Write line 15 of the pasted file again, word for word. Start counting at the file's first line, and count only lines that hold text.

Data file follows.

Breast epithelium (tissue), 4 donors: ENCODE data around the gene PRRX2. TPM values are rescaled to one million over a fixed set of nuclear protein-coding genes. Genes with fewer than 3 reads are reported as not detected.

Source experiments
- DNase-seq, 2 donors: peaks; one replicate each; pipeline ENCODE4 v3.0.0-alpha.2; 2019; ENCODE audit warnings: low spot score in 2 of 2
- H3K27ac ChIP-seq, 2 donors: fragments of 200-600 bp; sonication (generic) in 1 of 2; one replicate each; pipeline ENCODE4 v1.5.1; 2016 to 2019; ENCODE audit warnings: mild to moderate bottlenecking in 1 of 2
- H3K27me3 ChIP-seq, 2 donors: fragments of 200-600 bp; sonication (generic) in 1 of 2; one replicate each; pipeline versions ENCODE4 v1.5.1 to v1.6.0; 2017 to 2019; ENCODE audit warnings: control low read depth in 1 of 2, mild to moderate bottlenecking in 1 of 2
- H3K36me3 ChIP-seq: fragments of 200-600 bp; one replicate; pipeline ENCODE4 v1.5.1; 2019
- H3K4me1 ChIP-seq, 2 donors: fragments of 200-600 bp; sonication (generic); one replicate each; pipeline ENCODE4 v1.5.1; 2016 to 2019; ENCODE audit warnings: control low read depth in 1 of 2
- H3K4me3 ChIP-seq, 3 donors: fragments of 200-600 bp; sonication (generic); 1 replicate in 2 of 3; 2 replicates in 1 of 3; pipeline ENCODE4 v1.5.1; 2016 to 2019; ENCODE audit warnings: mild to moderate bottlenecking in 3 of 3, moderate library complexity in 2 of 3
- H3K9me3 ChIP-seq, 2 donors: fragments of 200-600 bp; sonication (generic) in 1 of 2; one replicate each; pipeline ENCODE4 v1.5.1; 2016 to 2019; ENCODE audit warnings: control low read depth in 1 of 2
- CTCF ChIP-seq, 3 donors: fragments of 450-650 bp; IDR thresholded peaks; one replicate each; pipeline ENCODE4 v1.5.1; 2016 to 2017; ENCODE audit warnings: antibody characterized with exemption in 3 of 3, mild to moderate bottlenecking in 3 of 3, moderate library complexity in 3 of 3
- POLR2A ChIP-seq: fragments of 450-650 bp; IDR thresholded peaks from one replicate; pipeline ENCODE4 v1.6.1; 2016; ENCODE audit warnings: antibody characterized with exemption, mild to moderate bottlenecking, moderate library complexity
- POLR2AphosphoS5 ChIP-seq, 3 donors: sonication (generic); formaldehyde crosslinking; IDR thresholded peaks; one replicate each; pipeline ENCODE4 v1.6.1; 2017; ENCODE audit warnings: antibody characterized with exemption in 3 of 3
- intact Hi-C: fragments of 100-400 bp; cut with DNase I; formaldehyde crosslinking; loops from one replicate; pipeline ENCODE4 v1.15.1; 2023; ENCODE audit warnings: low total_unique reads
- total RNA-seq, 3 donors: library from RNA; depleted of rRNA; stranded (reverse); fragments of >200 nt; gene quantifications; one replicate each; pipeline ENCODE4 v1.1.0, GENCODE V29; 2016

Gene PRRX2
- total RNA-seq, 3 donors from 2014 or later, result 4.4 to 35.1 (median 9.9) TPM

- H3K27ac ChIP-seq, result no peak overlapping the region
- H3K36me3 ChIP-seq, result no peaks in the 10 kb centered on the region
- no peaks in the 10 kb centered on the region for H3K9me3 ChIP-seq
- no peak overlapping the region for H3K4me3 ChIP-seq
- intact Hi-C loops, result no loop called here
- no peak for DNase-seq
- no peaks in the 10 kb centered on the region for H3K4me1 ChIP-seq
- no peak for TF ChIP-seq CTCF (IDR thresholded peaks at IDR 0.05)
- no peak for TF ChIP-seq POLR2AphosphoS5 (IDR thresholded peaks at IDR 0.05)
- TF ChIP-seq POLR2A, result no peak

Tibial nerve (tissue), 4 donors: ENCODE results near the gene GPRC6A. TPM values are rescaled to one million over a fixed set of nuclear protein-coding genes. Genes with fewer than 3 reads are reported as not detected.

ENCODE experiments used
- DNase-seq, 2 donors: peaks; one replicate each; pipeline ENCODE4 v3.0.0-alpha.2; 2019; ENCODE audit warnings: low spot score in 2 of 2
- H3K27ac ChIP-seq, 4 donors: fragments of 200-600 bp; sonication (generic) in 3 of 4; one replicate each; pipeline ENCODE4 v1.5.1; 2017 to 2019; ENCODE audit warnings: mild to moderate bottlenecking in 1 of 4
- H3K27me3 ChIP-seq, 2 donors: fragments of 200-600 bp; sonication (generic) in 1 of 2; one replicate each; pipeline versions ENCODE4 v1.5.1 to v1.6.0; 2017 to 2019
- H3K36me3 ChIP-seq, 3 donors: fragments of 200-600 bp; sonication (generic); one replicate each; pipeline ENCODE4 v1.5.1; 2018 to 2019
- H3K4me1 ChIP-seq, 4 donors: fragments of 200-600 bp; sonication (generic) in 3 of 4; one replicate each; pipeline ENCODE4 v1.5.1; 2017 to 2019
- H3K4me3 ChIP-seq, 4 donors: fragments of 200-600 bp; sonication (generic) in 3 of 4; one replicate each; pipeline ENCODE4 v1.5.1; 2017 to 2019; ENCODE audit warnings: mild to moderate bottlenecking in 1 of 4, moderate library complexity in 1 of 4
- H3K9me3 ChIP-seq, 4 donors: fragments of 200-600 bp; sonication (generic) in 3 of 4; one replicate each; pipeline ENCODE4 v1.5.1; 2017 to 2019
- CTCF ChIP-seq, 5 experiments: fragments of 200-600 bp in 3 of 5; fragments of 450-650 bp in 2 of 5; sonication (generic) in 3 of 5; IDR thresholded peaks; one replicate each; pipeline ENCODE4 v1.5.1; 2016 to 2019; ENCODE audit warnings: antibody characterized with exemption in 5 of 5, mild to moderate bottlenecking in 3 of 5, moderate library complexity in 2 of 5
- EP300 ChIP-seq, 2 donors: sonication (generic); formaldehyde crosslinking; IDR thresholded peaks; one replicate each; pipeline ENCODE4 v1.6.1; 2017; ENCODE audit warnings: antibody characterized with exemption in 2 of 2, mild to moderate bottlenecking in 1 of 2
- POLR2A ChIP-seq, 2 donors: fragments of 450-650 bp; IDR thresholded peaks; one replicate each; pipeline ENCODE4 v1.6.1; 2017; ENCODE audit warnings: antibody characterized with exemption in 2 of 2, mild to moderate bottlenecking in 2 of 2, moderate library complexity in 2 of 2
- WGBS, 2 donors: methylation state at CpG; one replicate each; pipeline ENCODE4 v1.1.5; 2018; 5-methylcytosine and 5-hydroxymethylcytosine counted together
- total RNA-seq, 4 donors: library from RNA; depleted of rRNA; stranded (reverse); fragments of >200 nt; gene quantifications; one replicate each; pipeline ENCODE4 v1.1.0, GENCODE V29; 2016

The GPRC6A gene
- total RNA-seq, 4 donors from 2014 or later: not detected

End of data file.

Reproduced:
Gene PRRX2